By LA Weekly
By Henry Rollins
By Weekly Photographers
By Shea Serrano
By Nate "Igor" Smith
By Dan Weiss
By Erica E. Phillips
By Kai Flanders
at the Key Club, May 24
Record labels are only recently realizing that not every post-college-age buyer is satiated by R.E.M. best-ofs or Pixies re-releases; there’s an untapped market of Jetta-setters who crave new guitar music that resonates with their experience. Hence the industry buzz around local acts like Orson, and tonight’s main event, Oslo — essentially Mattia Borrani (vocals/guitar), No Doubt touring multi-instrumentalist Gabrial McNair (guitar/vocals) and Kerry James (bass), augmented onstage by drummer Joey Barnes and keysman Damon Ramirez.
As on their recent debut disc, Oslo get under way with the constellation guitar, Peter Hook–ish bass and detached vocals of “The Stranger,” an entrancing piece of songcraft and arrangement, but straight from the files of Interpol. “My Soul” shows more personality: dance-inspired beats, Cure-ish guitar; imagine Ian Curtis (after a few lessons) singing.
Beneath ethereal washes, Oslo’s presentation is more elegant than energized, though the self-aware Mattia, in carefully torn T-shirt, indulges in some welcome angst-Pilates and Reznor-ish microphone-hanging. He’s an effective, if affected, focus between the upright James and the dread-hawked McNair, who becomes the inner self of his all-skanking No Doubt persona. Oslo reheat Blur’s lost-boy longing with “Minute Gun,” then overcook it with “For All It’s Worth” ’s ludicrous London accent and shabby Coxon-ite guitar, before finishing firmly with the segmented, majestic menace of “One Last Fling.”
Oslo’s strength is fusing ’80s guitar pop with the “Bristol Sound” beats and electronica of Tricky, Portishead and Massive Attack, to spawn a hi-fi hybrid that’s driving and melodramatic, yet evocative and danceable. The problem is that, while Oslo steeped this sound for four years, others (Puressence, Interpol) microwaved similar recipes straight to radio, leaving our lads playing catch-up. But who needs that game? Oslo have the chops, tunes and aura to influence rather than be influenced. It’s time for a liberating leap into originality’s embrace.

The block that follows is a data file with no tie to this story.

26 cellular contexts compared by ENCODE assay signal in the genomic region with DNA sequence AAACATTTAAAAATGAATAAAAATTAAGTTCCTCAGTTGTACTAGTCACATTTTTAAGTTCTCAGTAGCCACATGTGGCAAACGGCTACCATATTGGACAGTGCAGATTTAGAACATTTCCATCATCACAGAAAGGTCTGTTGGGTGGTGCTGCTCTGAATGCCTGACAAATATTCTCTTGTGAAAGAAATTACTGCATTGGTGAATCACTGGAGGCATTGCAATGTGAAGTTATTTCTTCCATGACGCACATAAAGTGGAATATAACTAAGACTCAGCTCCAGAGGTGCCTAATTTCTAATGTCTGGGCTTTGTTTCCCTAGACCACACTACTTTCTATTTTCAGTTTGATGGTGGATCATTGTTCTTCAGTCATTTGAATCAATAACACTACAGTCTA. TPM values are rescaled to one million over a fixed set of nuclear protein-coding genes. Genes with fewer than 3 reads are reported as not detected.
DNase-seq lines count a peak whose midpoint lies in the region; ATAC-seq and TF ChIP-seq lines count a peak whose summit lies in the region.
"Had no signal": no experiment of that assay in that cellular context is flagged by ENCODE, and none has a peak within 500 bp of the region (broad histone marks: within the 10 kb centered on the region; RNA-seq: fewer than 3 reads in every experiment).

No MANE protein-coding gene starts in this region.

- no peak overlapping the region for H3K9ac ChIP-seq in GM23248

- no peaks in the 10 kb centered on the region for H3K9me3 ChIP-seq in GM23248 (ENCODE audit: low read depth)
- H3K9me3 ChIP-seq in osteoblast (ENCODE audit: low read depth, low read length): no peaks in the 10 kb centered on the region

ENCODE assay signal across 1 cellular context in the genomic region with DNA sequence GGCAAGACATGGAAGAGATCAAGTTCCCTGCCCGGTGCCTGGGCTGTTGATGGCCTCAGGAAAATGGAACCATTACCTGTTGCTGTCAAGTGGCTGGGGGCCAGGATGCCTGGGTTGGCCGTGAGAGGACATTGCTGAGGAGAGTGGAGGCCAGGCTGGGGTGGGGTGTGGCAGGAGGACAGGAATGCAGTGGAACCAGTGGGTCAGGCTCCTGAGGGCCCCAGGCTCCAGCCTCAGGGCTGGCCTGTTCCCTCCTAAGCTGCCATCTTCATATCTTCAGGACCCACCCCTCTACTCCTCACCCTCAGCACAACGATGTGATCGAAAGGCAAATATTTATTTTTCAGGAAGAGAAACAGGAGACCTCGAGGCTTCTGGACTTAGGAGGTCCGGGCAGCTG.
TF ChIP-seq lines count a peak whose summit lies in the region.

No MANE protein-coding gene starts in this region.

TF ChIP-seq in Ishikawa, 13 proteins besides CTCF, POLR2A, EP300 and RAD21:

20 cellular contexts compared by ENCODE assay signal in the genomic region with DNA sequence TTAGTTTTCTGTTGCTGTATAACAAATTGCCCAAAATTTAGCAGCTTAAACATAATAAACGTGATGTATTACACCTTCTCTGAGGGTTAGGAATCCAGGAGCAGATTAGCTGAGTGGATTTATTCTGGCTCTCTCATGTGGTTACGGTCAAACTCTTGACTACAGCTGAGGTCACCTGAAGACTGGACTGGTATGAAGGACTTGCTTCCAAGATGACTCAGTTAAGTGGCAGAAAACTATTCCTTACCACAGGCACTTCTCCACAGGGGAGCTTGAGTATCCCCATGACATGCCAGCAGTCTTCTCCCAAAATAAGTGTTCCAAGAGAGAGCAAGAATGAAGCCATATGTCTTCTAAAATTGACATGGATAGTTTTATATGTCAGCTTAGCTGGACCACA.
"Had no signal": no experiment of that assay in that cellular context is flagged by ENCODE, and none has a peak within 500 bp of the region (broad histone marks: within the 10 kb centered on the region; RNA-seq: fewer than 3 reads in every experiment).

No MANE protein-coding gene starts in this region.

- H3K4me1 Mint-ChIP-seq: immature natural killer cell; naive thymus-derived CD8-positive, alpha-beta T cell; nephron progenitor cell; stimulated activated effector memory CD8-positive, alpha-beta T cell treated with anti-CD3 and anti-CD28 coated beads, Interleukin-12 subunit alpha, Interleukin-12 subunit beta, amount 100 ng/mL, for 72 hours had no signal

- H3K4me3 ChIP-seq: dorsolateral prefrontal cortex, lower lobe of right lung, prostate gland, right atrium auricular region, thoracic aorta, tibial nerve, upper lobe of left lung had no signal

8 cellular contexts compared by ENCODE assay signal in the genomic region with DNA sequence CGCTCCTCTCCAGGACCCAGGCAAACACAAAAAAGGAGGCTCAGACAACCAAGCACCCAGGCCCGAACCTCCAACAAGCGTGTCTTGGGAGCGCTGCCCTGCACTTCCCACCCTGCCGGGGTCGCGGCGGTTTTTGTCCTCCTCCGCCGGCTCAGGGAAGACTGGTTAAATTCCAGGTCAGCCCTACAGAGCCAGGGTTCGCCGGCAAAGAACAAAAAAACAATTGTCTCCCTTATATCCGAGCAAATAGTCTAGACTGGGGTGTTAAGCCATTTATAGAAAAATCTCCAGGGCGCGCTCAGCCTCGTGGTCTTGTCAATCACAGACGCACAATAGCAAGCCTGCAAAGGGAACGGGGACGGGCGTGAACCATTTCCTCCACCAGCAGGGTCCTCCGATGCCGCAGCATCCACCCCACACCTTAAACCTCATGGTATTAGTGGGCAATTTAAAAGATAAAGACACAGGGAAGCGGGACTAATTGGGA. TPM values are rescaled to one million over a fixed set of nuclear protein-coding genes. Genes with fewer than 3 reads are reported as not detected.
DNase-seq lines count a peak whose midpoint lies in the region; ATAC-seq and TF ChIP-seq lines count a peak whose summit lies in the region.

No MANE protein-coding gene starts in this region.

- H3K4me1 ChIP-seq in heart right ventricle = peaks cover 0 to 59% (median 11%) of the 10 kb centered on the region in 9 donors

AND YOU WILL KNOW US BY THE TRAIL OF DEAD,
(THE INTERNATIONAL) NOISE CONSPIRACY
at the Wiltern, May 26
The excess and bluster of rock shows past has mostly become an ironic smile, a tongue-in-cheek guitar windmill, a self-conscious headbang. Fortunately, bands like Austin’s Trail of Dead still smash their equipment and frantically pump their fists without a trace of self-reflective rumination. In spite of their weak recent release, WorldsApart,TOD’s homage to punk and indie rock of yore finds its way easily onstage, especially in front of a highly appreciative crowd.
The night began with Sweden’s (The International) Noise Conspiracy, all matching uniforms, raised-fist “rawk” swagger and revolutionary garage anthems. Though INC highlighted their left-wing politics, even more inspiring was singer Dennis Lyxzen’s patented move — throwing his mike in the air and bouncing it off his crotch.
TOD took the stage next. The Wiltern is a long way from the Fold, the band’s L.A. stop just a few years ago, but this six-piece incarnation filled it out. Furious hardcore muscle spasms of throttle-rock mixed with pot-haze slow burners are their bread and butter. These dynamic shifts played out effectively live, as Conrad Keely and Jason Reece switched from guitar to drums to vocals often throughout the set, storming through songs like “Another Morning Stoner” (outstanding!) and “Will You Smile Again?” (uninspiring!). The guitar smashing began midway through the show (bless those major-label bucks; replacement guitars ain’t cheap) and continued to a drum-trashing finale. Destruction is entertaining, but the apex came in the form of an invitation — readily accepted by what looked like half the audience — for the kids to climb up onstage for the last song. Yes, despite all their faults, TOD brought the rock,a concept they obviously still believe in.
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